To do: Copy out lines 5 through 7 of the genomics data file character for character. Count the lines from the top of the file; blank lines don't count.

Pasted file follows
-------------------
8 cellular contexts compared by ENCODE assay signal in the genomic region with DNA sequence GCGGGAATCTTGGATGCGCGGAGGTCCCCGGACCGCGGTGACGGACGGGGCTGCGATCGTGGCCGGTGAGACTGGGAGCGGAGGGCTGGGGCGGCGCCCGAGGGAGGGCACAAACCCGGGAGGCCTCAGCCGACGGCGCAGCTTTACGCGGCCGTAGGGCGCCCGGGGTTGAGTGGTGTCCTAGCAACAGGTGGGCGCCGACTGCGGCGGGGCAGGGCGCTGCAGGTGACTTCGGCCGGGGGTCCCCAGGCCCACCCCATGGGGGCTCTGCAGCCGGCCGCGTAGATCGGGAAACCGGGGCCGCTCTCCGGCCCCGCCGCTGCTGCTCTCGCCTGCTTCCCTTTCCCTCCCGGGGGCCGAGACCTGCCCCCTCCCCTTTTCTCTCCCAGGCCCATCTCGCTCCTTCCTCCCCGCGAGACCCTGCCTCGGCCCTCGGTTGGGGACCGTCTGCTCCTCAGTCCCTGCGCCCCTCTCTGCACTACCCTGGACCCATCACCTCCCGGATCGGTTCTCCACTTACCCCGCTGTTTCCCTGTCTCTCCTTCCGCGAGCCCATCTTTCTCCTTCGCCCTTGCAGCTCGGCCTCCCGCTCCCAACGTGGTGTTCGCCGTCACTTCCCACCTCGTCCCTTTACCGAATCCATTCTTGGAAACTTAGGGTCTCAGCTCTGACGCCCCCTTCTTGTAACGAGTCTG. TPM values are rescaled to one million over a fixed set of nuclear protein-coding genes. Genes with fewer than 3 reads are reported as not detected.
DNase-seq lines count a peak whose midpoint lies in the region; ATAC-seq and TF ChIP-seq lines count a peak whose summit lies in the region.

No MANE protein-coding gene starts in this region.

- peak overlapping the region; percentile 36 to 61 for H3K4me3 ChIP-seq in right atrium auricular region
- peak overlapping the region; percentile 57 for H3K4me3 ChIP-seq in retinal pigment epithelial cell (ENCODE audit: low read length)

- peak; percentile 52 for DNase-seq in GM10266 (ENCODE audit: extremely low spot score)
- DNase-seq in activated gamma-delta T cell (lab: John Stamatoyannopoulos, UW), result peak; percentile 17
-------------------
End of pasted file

- peak overlapping the region; percentile 57 for H3K4me3 ChIP-seq in retinal pigment epithelial cell (ENCODE audit: low read length)

- peak; percentile 52 for DNase-seq in GM10266 (ENCODE audit: extremely low spot score)
- DNase-seq in activated gamma-delta T cell (lab: John Stamatoyannopoulos, UW), result peak; percentile 17